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Morning Rounds

Just 4 in 10 U.S. schools test water for lead, report finds

A new Government Accountability Office report finds that just 43 percent of school districts nationwide tested their school drinking water for lead in 2016 and 2017. Here’s a look at the findings:

  • The findings: Of the schools that did test for lead, 37 percent found elevated levels in drinking water. Another 41 percent didn't run lead tests, and 16 percent responded that they didn't know whether the water had been tested. 

  • The impact: Lead exposure in kids has been linked to a number of health problems, including developmental issues and cognitive effects.

  • The call to action: The GAO laid out seven recommendations to address lead in school drinking water. And six Democrats who requested the study called on the Trump administration to “finalize a stronger Lead and Copper Rule and issue protective guidance requiring lead testing for all public schools.”

FDA aims to make it easier to move drugs over the counter

The FDA just rolled out new draft guidelines intended to make it easier for drug makers to move some prescription medicines over the counter. The agency says drug makers would have to show that consumers can pick the right drug for their condition and use it correctly without a doctor’s supervision. And the FDA says it’s looking at new ways to help consumers navigate that process, including apps that help people pick appropriate medications.

The new guidance comes as pressure mounts on drug makers to move contraception over the counter. Last month, the American Medical Association passed a resolution urging contraceptive makers to submit applications to the FDA to do so. There are still concerns about whether OTC drugs will end up costing some patients more, since they’re often not covered by insurance.

More students join lawsuit over college mental health policies

Three students have joined a lawsuit against Stanford over the school’s alleged response to students who experience a mental health crisis. The lawsuit — filed by the nonprofit legal center Disability Rights Advocates on behalf of a handful of students — alleges that Stanford routinely pressures students who experience a mental health crisis to take a leave of absence and leave university classes and housing. The organization says that’s a violation of disability laws and is seeking to get class-action status in the case.

Inside STAT: The challenge of seeing inside living cells

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think of all the things happening inside your body! (jeff delviscio / stat)

Eric Betzig's newest microscope doesn't look like anything you used in school. The Nobel-prize-winning microscopist has spent his career trying to catch cells in the act of normal life, which is no easy task. Even if a microscope doesn't disturb the peace, Betzig says, "the fact that you ripped the cell out of its normal happy environment means it's unlikely that you're seeing it in its native form." But he's managed to change that by getting closer and closer to spying the undisturbed cell than nearly anyone — and his newest scope can peer into living cells. STAT's Jeffery DelViscio visited Betzig's Virginia lab and produced a captivating new video about his work. Watch here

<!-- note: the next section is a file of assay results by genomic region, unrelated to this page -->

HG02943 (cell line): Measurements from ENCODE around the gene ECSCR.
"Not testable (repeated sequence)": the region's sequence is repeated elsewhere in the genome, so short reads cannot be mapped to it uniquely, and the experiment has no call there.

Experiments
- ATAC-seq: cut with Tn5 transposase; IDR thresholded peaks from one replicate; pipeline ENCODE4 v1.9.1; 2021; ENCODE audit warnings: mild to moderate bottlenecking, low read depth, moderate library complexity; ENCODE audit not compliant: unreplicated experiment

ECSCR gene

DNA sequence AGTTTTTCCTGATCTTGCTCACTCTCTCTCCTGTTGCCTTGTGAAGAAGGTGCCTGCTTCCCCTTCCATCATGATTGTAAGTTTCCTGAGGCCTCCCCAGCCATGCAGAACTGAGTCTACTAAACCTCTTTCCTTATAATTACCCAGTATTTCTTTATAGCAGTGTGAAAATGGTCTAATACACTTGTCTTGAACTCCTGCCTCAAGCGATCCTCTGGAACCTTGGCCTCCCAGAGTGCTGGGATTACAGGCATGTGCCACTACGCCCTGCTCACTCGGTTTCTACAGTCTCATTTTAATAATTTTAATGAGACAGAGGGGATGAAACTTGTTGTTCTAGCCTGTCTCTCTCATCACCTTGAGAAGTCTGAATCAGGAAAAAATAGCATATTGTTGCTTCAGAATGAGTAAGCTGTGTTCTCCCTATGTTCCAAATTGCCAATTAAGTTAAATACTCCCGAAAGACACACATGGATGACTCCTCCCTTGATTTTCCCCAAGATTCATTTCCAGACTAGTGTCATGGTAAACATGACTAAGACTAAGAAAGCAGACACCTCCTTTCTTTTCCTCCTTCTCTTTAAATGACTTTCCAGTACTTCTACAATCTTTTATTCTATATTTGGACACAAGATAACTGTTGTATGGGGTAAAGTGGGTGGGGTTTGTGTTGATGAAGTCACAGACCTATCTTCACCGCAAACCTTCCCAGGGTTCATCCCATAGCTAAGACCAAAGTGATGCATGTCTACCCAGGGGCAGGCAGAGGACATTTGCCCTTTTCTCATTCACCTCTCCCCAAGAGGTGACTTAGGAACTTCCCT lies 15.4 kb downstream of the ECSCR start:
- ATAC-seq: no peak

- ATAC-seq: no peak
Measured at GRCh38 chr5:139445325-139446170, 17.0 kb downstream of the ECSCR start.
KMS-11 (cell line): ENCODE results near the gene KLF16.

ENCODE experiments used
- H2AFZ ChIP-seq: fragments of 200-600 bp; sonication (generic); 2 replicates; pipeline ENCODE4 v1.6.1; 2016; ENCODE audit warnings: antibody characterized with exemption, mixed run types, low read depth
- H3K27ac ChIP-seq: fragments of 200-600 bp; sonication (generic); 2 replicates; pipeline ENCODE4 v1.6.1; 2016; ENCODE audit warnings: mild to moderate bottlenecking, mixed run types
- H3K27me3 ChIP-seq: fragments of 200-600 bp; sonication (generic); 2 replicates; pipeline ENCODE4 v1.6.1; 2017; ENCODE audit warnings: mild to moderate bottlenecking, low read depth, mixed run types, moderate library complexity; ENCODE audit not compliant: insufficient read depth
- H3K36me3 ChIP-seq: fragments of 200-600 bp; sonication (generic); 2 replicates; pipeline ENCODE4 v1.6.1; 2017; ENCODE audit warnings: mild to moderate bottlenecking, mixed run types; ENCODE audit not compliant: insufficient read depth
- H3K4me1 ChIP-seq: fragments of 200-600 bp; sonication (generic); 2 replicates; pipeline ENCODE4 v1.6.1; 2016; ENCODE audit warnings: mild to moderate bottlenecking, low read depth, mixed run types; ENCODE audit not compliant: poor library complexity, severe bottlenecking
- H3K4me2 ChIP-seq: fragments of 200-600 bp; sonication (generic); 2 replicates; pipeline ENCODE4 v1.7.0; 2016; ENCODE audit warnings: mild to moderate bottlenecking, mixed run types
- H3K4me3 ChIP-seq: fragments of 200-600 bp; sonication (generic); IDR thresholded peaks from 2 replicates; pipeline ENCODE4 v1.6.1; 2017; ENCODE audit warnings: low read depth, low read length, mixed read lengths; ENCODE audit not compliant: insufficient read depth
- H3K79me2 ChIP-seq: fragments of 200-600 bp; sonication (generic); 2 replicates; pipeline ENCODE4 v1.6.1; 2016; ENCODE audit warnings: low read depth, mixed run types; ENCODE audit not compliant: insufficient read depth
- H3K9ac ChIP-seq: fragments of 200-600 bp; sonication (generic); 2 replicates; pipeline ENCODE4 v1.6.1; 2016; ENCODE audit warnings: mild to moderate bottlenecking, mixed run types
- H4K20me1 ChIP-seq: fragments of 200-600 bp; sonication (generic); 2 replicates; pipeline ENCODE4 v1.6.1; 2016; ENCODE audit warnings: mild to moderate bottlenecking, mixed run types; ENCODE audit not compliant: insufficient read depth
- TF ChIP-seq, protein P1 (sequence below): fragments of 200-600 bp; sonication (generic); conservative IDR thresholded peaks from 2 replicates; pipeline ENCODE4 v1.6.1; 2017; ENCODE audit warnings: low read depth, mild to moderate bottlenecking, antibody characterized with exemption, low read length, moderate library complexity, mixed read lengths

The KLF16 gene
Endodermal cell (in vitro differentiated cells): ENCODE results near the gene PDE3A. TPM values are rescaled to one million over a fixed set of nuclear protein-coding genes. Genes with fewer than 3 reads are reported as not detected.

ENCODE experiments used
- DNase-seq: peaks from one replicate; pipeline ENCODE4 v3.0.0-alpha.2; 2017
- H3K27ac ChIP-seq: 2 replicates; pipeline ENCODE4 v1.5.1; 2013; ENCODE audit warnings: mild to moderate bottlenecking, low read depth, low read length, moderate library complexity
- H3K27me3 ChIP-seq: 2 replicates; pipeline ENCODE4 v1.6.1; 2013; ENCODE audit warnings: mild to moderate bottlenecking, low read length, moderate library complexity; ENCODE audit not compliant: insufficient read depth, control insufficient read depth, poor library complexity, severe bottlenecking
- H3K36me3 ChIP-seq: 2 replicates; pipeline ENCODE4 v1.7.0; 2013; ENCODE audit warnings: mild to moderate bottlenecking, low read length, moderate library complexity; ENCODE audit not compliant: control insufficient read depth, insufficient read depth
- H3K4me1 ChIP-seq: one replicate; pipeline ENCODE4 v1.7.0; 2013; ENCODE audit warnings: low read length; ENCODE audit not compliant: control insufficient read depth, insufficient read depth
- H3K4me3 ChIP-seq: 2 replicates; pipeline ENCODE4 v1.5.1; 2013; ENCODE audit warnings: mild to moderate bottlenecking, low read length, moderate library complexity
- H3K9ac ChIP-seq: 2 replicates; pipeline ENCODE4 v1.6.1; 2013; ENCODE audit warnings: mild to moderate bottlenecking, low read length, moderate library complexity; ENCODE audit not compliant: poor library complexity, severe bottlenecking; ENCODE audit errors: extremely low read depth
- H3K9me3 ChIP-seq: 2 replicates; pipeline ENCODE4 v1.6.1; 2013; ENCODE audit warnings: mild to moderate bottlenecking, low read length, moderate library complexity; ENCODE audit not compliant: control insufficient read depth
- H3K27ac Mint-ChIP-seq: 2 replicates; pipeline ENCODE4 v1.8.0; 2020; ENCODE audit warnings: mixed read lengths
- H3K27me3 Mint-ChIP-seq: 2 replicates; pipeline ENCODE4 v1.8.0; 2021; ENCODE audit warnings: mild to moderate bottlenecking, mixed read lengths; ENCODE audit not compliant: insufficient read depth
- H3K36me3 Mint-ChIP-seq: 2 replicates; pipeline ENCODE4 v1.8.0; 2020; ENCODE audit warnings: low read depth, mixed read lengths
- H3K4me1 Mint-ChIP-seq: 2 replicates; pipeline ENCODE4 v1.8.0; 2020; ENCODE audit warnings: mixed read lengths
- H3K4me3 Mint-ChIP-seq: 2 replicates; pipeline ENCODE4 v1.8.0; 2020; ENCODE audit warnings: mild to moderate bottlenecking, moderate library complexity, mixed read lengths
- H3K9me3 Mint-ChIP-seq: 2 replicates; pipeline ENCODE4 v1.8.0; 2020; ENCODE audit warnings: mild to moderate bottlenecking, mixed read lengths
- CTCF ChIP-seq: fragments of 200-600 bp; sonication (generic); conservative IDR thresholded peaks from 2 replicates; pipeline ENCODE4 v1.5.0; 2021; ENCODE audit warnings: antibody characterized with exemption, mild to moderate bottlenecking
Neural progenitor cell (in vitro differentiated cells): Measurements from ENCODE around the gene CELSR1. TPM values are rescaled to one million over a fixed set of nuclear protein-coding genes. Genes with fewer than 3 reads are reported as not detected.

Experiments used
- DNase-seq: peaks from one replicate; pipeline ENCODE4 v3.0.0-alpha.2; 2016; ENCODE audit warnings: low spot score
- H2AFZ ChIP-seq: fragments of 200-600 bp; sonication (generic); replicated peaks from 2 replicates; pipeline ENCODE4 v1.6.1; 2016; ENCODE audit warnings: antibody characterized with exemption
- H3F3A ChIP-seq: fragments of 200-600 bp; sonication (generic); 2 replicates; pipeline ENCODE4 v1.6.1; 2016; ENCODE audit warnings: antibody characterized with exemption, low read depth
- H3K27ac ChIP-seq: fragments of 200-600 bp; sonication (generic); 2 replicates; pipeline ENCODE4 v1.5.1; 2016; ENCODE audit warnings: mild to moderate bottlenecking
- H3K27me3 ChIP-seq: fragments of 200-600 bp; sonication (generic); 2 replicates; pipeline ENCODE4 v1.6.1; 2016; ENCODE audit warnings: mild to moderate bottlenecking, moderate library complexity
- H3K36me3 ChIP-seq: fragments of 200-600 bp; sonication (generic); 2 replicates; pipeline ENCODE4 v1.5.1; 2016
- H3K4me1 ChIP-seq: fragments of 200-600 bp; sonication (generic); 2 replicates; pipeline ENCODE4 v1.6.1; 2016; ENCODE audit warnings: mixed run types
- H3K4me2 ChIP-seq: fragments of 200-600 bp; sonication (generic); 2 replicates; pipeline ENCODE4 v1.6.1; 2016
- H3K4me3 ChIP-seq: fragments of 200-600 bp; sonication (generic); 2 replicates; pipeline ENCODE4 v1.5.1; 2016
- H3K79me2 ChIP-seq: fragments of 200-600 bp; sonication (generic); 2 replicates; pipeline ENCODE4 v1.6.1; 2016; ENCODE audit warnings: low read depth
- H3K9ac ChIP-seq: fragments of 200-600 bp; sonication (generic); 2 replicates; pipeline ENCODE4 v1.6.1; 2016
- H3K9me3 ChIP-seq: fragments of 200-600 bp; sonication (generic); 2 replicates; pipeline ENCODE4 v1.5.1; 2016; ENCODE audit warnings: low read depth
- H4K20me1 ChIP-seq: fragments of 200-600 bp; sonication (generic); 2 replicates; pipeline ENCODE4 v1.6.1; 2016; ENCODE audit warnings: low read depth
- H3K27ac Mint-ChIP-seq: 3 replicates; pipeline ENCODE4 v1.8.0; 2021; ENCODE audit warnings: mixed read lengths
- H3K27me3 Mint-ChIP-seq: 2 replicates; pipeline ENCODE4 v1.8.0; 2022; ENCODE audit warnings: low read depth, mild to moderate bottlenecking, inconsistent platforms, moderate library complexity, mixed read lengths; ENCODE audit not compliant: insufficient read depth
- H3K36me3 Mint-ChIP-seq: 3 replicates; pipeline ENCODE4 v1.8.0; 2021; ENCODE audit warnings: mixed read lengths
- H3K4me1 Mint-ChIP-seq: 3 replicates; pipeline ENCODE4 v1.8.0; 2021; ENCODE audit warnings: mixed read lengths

More women are having heart attacks after birth, study finds

The risk of having a heart attack while pregnant, in labor, or shortly after birth seems to be on the rise, according to a new analysis to be published in Mayo Clinic Proceedings. Researchers analyzed birth records between 2002 and 2014 and found there were 1,061 heart attacks during labor and delivery and 2,390 in the two-month recovery period after birth. Another 922 women were hospitalized for heart attacks while pregnant. The prevalence rose 25 percent during that period, which the researchers say might be partly due to more women giving birth at later ages, when the risk of heart attack is higher. The death rate due to heart attack stayed stable at 4.5 percent — which the authors say is concerning, given advances in treating and preventing heart attacks.

A new approach could curb inappropriate use of malaria drugs

New research suggests pairing free malaria tests with coupons for treatment could boost the appropriate use of the drugs, which are sometimes used in patients that don’t actually have malaria. Researchers ran a randomized trial in 32 communities in Kenya. In some, local health workers gave free malaria tests to any person with malaria-like symptoms, then offered a treatment discount to those who tested positive. In other communities, health workers stuck to standard health promotion and referrals to care. After a year, more people in the intervention areas had been tested, and treatments were more often used rationally. 

What to read around the web today

  • It's 4 a.m. The baby's coming. The hospital is 100 miles away. New York Times
  • How drugmakers sway the state system meant to protect taxpayers and patients. NPR / Center for Public Integrity
  • When a DNA test shatters your identity. The Atlantic
  • Three years after steep price hike, Martin Shkreli’s drug company is losing money, documents show. STAT Plus
  • Health insurers are vacuuming up data about you — and it could raise your rates. ProPublica

Thanks for reading! More tomorrow,

Megan

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Wednesday, July 18, 2018

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